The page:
Marc Levin on Filming in His Own Backyard
HBO: Why did this feel like an appropriate topic for the third part of your documentary trilogy?
Marc Levin: My documentary film partner, Daphne Pinkerson, and I had made Schmatta: Rags to Riches to Rags on the rise and fall of the garment industry and then Hard Times: Lost on Long Island about the crash of 2008, and we were looking for the next subject. Schmatta profiled a generation of city factory workers who finally made enough money to send their children to college to become white-collar professionals and Hard Times followed this next generation to the suburbs. So the final film would show how only a small percentage of them would thrive in a world of growing inequality.
We were contemplating this one day while sitting on the High Line [in Chelsea, New York City] at the lookout point over 26th Street and 10th Avenue, where the architects had preserved an old billboard frame as an art installation. We were looking through the empty frame, and realized on one side was the renovated building housing the city’s newest elite private school; “Avenues: the World School” and on the other side were the projects -- two sides of the street, two totally different worlds. Meanwhile, tourists were snapping photos, posing in the frame and waving to families and friends in Beijing, Rio, Paris and Sidney. Did they have any idea what was behind them? Then it hit us, what you see is all in how it’s framed. After all our searching we realized this was our starting point, right here in our own neighborhood.
HBO: What was it like filming there?
Marc Levin: I have lived in Chelsea for 40 years, so in a way I am one of the so-called “urban pioneers” who started to change this neighborhood from a manufacturing and flower district to a residential neighborhood. I have also had a studio on West 26th Street for 17 years. That building is part of the gentrification that has pushed rents to such exorbitant levels that, when my lease ends in two years, I honestly don't know if I can still afford to keep my company in Chelsea. The point is, we see what's happening, the hyper development, the gentrification, the displacement of long time businesses and residents, the income inequality -- we see it from multiple perspectives. Looking out my window, I see an army of cranes, like huge mechanical insects reaching for the sky, as they begin construction of the largest private urban development project in U.S. history, Hudson Yards. Depending on the frame, you see the good, the bad and the ugly.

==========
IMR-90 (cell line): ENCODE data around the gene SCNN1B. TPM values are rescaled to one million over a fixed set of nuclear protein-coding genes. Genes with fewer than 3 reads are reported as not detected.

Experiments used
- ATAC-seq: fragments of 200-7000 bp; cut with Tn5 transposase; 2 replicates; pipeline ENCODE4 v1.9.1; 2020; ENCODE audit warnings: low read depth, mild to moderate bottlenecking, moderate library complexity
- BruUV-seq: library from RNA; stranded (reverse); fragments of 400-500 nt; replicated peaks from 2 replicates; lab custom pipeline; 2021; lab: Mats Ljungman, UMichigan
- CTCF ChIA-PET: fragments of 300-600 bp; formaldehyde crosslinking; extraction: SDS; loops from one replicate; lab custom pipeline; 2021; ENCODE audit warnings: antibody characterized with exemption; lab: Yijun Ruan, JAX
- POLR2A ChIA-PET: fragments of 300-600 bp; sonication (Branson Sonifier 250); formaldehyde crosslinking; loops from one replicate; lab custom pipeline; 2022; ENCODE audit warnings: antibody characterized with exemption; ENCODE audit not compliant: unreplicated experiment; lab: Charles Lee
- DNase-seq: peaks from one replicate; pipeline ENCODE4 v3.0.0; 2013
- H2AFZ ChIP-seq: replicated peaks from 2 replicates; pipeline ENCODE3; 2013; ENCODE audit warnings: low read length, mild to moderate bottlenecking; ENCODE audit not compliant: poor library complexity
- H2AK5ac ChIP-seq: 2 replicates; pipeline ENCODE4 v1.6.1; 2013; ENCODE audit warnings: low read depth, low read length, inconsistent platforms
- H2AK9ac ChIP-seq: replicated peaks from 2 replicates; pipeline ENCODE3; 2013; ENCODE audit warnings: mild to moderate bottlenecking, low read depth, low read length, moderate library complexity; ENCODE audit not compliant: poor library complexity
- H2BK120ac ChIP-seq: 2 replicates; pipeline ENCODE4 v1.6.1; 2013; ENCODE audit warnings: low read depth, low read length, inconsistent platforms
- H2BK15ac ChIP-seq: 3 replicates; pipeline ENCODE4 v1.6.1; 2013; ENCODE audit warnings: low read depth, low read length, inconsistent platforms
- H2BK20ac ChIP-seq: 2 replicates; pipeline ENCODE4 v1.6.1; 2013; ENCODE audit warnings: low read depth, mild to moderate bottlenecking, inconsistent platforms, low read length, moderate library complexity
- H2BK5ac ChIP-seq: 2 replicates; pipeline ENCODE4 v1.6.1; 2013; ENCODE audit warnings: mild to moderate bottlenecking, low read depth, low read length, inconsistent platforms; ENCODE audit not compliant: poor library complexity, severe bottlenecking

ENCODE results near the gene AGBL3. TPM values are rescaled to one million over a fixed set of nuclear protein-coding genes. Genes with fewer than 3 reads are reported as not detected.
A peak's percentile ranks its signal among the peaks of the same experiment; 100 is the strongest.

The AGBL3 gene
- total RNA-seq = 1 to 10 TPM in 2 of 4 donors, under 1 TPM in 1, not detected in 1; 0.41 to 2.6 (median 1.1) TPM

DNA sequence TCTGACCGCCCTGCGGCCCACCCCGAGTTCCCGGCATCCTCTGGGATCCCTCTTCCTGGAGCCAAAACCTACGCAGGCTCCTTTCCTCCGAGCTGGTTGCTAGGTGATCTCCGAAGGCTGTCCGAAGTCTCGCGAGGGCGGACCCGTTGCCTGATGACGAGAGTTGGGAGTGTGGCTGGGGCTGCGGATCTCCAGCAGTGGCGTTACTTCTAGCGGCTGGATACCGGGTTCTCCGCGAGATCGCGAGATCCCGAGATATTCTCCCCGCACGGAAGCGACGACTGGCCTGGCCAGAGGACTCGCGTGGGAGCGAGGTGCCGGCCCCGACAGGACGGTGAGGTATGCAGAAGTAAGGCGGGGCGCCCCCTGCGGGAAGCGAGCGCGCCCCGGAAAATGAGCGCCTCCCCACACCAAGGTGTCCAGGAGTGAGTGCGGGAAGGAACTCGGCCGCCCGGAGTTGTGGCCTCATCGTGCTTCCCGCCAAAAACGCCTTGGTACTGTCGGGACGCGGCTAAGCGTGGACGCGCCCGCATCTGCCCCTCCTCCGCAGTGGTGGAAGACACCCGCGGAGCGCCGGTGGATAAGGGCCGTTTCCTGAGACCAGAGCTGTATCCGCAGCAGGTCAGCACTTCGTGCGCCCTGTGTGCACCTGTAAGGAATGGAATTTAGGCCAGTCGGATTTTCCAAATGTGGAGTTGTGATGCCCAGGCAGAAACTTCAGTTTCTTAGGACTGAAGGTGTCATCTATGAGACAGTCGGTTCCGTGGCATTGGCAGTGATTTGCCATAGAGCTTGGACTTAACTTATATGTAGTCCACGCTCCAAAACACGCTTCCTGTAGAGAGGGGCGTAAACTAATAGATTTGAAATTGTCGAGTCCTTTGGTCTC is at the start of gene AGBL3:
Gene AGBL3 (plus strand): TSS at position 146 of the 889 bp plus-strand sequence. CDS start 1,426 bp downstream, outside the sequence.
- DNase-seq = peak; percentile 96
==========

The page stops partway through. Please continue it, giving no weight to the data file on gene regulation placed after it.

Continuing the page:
HBO: Does this story go beyond New York City?
Marc Levin: This film is a microcosm of what’s happening in cities across this country, and for that matter, across the globe. Major metropolitan areas all over the world are becoming gilded cages and investment opportunities for the global elite. The human mix, which is the fundamental ingredient in a vibrant city’s energy and magic, is being threatened.
HBO: What were the major challenges of making the film?
Marc Levin: It’s always a challenge to make a film about a major global trend in a new way that no one has ever done before. We researched a number of cities and towns all across the United States: We looked at the housing crash in Florida and the rapid gentrification by techies in San Francisco. But once we settled on the location, it was a great experience to dig so deeply into our own neighborhood. Everyone in Chelsea was feeling the effects of gentrification so it wasn’t difficult to start the conversation. Of course, there were some higher income parents who felt nothing good could come of looking at the rich and poor in the same film, and they declined to participate. But in the end, everyone involved felt they had become part of a movement to close the gap.
HBO: Why did you decide to tell the story through children?
Marc Levin: We didn’t start out with the focus on young people. Their perspectives emerged as the most refreshing and surprising way into the story. We told Sheila Nevins and Nancy Abraham at HBO Documentary Films what we were discovering, and that is when Sheila said to make them the focus of the film. It was fascinating to get a glimpse into the thinking of the next generation, and how they are grappling with these major trends.
HBO: What surprised you most about the kids?
Marc Levin: I think what was most surprising -- especially to the young people themselves on both sides of the street -- is that they had far more in common than not.
HBO: What do you think will be their major struggle growing up? What does the film tells us about the future?
Marc Levin: If we keep on this track there will be no middle class in the future. The kids in this neighborhood, no matter which side of the street they’re on, see and feel the rapid change all around them. How or if they choose to keep pace will be their major challenge.
HBO: What is the tone of the film?
Marc Levin: The film reveals the anxiety about the future on both sides of the street. And the final quote is certainly a cautionary statement. But I would say that the film is ultimately optimistic about our capacity to shift course, and revelatory about how to do it.